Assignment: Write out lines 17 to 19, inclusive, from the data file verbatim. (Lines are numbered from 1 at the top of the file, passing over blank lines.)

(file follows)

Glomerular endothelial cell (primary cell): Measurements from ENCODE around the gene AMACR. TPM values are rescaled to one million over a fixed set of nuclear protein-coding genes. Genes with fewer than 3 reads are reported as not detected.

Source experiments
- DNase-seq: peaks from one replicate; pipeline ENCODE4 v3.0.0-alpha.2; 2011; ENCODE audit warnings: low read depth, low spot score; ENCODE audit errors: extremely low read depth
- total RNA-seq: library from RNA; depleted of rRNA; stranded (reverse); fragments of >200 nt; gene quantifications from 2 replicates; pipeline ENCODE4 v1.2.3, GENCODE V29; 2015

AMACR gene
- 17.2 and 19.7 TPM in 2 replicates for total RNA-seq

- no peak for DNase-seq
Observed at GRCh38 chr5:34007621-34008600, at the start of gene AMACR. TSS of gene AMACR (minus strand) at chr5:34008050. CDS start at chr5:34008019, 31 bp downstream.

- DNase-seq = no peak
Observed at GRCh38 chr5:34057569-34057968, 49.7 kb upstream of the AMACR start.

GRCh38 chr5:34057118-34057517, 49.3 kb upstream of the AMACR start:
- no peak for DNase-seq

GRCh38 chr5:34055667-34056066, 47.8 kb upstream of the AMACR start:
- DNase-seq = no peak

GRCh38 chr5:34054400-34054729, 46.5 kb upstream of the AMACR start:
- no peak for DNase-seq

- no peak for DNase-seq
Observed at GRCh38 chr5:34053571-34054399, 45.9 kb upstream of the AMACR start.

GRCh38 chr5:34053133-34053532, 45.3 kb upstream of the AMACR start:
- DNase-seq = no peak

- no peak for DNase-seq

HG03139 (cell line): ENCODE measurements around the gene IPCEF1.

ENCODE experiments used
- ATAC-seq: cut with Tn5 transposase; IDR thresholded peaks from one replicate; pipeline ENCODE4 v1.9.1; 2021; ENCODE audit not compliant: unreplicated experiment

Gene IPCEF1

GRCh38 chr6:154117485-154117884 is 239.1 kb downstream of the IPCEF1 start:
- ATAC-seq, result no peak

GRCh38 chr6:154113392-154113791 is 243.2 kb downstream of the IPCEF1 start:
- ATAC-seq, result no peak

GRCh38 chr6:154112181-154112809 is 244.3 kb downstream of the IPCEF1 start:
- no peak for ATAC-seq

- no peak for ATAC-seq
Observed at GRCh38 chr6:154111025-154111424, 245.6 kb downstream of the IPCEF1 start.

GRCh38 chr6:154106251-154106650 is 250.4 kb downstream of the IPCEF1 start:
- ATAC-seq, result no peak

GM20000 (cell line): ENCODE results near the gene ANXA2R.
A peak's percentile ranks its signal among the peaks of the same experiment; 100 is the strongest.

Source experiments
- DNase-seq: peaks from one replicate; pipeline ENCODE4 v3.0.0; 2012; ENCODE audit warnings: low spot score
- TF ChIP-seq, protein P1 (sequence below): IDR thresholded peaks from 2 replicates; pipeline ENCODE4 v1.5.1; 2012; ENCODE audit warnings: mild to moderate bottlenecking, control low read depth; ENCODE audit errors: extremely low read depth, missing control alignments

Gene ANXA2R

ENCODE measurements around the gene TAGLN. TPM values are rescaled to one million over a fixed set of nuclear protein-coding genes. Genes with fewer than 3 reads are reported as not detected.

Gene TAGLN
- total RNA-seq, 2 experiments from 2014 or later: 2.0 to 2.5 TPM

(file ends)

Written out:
- no peak for DNase-seq
Observed at GRCh38 chr5:34053571-34054399, 45.9 kb upstream of the AMACR start.

GRCh38 chr5:34053133-34053532, 45.3 kb upstream of the AMACR start: